From Cutting Data for Turning of Steel

1.5. Tool Steels

Tool steels are carbon, alloy, or high-speed steels, capable of being hardened and tempered. They are used to make tools for cutting, forming, and shaping of work materials. Tool steels are also used as the work materials where resistance to wear, strength, toughness, and other properties are selected for optimum performance.

According to the American Iron and Steel Institute (AISI) classification, tool steels are divided into seven major groups, each group identified by letter-numeric symbols. Within the various groups there are subdivisions (Ref 8, p.431, Ref 14, p.6):

  1. Water-hardening tool steels, W

  2. Shock-resisting tool steels, S

  3. Cold-work tool steels:

    • Oil-hardening types, O

    • Air-hardening, medium alloy types, A

    • High-carbon, high-chromium types, D

  1. Mold steels, P

  2. Low alloy special-purpose tool steels, L

  3. Hot-work tool steels:

    • Chromium-base types, H10 H19

    • Tungsten-base types, H21 H26

    • Molybdenum-base types, H41 H43

  1. High-speed tool steels:

    • Tungsten-base types, T

    • Molybdenum-base types, M

The UNS designation of tool steels consists of the letter T (assigned to tool steel), followed by five digits. Water-hardening types are T723xx; shock-resisting types are T419xx; oil-hardening types are T315xx; air-hardening types are T301xx; high-chromium types are T304xx; low-alloy, special purpose types are T612xx; mold steels are T516xx; hot work types are T208xx; high-speed, tungsten-base types are T120xx; and high-speed, molybdenum-base types are T113xx.

The author studied the relationship between the tensile strength ( ?) and Brinell hardness (HB) of those tool steel grades, for which a sufficient number of data points were available, so the linear...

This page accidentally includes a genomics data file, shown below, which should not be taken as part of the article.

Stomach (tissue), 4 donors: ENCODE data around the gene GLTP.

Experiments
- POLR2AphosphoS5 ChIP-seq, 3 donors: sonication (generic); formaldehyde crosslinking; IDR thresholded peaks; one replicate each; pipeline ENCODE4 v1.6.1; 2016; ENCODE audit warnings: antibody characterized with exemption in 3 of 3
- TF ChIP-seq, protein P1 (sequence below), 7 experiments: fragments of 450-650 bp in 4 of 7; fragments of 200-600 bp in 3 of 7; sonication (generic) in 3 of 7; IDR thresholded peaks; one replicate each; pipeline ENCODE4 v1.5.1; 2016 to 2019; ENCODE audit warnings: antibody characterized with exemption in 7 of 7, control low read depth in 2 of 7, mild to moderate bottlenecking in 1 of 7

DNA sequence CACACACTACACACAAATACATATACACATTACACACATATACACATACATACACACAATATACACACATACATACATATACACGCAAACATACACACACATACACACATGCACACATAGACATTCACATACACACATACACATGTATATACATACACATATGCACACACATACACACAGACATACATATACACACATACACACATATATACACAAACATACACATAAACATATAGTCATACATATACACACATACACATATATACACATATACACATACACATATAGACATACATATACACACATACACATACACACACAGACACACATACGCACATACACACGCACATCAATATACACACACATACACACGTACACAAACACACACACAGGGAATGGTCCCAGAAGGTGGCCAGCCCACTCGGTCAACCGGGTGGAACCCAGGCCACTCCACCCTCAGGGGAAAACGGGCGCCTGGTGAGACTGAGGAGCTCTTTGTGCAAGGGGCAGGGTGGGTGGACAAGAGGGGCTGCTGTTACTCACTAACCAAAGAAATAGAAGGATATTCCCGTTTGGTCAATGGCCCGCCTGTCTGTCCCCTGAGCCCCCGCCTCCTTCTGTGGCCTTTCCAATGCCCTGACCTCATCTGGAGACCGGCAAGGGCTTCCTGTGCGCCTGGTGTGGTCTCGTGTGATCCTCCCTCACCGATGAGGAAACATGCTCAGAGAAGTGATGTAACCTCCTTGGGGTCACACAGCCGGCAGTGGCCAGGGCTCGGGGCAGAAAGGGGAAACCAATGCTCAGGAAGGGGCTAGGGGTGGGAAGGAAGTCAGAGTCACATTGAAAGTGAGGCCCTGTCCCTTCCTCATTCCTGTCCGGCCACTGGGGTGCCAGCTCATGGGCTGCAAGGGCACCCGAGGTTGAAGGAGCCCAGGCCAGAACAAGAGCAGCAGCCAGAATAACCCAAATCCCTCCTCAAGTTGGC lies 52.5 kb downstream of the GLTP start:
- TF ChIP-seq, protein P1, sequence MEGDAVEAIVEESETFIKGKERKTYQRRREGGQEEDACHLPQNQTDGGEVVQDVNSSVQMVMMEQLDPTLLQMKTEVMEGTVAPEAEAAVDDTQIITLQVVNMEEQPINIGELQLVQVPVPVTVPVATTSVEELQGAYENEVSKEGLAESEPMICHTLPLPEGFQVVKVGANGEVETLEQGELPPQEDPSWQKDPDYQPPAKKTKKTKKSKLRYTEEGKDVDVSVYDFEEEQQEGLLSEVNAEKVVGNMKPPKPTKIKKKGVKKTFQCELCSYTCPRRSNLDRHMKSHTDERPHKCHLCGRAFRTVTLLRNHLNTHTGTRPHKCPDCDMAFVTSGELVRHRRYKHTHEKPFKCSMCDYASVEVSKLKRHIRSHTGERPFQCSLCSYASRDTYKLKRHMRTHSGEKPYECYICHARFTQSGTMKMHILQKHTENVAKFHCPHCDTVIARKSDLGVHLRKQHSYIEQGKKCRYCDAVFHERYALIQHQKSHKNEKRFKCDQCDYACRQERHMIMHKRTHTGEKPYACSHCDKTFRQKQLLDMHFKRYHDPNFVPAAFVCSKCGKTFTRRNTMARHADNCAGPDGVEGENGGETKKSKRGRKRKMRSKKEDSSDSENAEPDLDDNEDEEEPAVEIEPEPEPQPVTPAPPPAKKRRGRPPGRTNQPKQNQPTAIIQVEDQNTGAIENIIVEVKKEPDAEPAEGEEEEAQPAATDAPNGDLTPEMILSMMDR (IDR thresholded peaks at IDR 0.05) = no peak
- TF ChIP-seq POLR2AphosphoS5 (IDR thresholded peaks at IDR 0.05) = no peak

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Ferrous metals and alloys are iron-based materials that are used in a wide variety of industrial applications.
Specialty Steels and Other Iron Alloys
Specialty steels and other iron alloys have specialized or proprietary compositions or properties that are specifically engineered for certain service conditions.
Carbon Steels and Alloy Steels
Carbon steels are steels in which the main alloying additive is carbon. Alloy steels are steels alloyed with other metals or materials in addition to carbon to improve properties.
Stainless Steel Alloys
Stainless steels are steels that contain a minimum of 10% chromium and are more resistant to corrosion than normal steels.

Topics of Interest

The cutting tool materials for machining of steels are high-speed steels, cemented carbides, cermets, ceramics, and polycrystalline cubic boron nitride. 2.1. High-Speed Steels According to Metals...

1.3. Alloy Steels In 1988 the United States produced 10.9 million tons of alloy steel, or 10.9% of total steel production (Ref 7, p.147). It was much less than carbon steel (86.9%), but when...

Steels that contain specified amounts of alloying elements -- other than carbon and the commonly accepted amounts of manganese, copper, silicon, sulfur, and phosphorus -- are known as alloy steels.

Steels represent the most widely-used category of metallic material, primary because they can be manufactured relatively inexpensively in large quantities to very precise specifications (Ref 7,...

Tables 4.1A and 4.1B. AISI type 201 austenitic chromium-nickel-manganese steel Tables 4.2A and 4.2B. AISI type 301 austenitic chromium-nickel steel Tables 4.3A and 4.3B. AISI types 302 and 302B...

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